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After the Storm

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RELIEF EFFORT A worker in Austin, Texas, fills a bottle of water to donate, on February 20. THOMAS RYAN ALLISON—BLOOMBERG/GETTY IMAGES

Texas residents are still recovering from a winter storm that hit several states in mid-February. Extreme cold caused much of the state’s power grid to fail. “We were woefully unprepared for this kind of cold,” said Texas state representative Ron Reynolds.

Millions of Texans lost electricity for days as temperatures sank into the 20s. Cold homes meant frozen pipes and no running water. At least 70 people in the United States have died.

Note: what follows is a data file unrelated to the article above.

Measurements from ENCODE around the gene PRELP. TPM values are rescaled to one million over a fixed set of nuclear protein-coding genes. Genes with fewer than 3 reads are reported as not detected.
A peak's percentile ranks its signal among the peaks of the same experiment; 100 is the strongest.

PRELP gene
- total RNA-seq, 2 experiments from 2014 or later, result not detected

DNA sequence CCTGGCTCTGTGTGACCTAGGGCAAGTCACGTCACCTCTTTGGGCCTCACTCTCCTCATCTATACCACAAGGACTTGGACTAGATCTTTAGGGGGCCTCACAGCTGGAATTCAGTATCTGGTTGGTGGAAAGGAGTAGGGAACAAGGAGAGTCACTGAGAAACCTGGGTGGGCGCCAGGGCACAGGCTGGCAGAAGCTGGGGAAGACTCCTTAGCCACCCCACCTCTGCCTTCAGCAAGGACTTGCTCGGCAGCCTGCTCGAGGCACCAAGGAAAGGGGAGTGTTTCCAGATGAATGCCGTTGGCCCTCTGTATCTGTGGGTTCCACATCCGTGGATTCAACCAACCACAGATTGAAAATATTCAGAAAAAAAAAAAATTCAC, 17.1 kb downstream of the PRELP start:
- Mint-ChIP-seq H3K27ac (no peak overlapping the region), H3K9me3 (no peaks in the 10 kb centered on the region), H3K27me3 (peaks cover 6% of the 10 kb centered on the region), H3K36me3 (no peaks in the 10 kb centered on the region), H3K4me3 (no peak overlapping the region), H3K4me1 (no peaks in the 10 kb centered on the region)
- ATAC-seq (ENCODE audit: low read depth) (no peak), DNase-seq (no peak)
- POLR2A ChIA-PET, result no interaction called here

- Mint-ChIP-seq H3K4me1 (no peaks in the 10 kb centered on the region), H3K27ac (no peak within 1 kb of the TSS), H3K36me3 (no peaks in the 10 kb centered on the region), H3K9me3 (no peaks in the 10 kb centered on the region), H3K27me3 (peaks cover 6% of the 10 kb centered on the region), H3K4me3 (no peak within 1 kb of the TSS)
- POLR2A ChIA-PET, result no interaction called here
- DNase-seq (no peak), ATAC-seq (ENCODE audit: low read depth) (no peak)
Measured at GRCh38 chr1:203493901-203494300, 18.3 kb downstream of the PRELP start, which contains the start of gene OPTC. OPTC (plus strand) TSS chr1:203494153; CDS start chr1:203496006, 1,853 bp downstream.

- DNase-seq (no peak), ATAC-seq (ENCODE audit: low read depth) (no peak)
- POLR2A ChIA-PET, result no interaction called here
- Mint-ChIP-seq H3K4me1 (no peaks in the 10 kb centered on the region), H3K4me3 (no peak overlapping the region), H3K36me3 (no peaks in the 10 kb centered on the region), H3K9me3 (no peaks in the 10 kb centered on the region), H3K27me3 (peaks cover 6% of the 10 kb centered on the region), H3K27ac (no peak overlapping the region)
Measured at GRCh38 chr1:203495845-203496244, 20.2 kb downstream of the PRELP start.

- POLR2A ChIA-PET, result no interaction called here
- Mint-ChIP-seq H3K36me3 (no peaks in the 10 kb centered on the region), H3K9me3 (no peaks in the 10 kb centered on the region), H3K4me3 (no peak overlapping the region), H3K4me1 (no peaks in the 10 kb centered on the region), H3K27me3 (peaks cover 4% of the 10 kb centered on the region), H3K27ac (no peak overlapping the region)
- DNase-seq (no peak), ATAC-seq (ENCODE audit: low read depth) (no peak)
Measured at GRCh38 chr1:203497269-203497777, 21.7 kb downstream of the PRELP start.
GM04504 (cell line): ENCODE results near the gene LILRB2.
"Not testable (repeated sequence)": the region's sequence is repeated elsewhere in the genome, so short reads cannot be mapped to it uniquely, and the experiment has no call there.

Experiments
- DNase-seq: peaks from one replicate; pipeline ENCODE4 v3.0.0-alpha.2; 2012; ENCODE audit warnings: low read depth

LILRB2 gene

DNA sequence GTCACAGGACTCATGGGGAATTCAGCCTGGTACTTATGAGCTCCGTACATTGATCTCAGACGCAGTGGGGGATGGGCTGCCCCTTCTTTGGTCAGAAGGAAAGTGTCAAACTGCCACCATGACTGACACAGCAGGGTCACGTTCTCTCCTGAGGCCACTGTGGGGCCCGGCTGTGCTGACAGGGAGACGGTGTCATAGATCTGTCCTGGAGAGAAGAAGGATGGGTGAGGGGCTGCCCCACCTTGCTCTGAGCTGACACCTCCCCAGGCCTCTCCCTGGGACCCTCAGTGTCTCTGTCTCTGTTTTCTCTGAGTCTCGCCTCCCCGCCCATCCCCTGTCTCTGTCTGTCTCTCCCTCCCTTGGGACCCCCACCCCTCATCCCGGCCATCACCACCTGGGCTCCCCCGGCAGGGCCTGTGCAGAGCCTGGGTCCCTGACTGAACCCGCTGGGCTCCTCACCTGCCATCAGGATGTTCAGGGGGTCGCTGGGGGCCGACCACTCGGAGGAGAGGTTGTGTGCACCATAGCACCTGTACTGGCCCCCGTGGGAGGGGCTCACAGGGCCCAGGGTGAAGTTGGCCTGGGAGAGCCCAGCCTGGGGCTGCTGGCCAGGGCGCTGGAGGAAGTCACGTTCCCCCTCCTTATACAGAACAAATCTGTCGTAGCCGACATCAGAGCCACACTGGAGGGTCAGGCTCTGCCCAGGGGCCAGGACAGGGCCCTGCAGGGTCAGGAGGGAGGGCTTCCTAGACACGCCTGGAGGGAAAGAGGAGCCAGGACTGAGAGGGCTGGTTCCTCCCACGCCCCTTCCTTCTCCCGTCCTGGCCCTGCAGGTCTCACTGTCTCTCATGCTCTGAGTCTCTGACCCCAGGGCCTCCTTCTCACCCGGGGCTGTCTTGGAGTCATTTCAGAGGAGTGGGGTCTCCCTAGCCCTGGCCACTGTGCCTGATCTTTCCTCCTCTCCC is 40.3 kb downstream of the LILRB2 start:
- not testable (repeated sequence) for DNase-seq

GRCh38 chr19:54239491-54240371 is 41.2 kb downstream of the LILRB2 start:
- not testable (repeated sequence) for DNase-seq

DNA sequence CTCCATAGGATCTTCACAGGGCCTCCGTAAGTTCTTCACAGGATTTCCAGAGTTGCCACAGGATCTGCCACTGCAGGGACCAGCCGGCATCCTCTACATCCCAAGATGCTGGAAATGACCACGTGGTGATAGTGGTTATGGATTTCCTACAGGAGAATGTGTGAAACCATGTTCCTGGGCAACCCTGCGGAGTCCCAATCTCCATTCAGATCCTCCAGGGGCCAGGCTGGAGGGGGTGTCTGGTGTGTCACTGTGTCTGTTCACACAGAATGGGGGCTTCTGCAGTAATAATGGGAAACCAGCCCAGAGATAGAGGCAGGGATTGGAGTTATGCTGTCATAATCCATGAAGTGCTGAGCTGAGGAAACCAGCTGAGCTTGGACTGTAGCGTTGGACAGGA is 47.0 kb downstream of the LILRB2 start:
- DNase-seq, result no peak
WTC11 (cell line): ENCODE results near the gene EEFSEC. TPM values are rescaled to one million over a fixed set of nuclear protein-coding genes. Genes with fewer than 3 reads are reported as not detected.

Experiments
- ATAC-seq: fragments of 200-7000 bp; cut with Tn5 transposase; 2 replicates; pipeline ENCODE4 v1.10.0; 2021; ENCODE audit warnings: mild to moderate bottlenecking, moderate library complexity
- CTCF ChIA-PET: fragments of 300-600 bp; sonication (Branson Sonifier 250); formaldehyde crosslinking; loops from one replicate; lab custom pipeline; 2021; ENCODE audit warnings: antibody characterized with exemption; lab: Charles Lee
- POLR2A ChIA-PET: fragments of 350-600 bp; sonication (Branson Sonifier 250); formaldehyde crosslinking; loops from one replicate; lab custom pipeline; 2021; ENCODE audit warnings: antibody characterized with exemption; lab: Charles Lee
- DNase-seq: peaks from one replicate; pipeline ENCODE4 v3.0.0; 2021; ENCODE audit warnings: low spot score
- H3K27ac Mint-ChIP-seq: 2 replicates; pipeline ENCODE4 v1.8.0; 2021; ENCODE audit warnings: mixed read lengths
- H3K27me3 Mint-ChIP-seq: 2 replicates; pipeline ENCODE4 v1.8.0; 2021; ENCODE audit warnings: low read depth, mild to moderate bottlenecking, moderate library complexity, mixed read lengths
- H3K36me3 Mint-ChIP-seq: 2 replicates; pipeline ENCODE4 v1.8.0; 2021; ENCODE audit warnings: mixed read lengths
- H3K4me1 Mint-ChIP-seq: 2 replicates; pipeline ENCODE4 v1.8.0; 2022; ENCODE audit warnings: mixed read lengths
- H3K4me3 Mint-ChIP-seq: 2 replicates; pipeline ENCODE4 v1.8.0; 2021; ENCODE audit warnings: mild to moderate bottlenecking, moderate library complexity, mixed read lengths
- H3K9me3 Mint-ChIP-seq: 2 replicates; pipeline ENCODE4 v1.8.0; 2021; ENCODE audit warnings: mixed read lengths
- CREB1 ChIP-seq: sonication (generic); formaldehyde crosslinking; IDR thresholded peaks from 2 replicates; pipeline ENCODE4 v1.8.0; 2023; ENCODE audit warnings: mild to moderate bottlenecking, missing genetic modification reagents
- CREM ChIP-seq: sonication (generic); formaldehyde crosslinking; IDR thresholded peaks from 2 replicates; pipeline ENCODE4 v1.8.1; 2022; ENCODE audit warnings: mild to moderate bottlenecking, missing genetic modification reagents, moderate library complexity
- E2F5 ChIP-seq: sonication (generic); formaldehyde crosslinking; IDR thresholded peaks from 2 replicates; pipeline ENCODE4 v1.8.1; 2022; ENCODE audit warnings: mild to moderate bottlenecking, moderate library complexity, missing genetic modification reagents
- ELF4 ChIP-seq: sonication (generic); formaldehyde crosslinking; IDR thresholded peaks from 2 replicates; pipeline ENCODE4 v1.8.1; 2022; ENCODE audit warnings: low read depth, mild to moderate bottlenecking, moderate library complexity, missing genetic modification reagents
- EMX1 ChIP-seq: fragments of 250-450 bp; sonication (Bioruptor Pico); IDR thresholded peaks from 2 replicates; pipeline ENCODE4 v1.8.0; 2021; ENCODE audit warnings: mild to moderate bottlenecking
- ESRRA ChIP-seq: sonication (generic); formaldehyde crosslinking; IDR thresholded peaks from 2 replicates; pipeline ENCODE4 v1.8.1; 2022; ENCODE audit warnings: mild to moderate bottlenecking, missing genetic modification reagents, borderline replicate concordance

The problem, experts say, was in how the state’s energy system is designed. Texas gets much of its electricity from natural gas, and that system isn’t built to withstand such cold. To make things worse, Texas’s electrical grid is not connected to the rest of the country. Other states’ grids are. Oklahoma and Louisiana were also hit by the storm, but their issues were less severe because their power systems are part of larger grids.

The storm was a “wake-up call,” says White House climate adviser Gina McCarthy. She called on Texas officials to create a plan for future storms. “It is going to happen,” she says. “And we need to be . . . resilient and working together as much as possible.”

Stop and Think! Why is last month’s storm in Texas still newsworthy? What lessons can be learned from what happened there?

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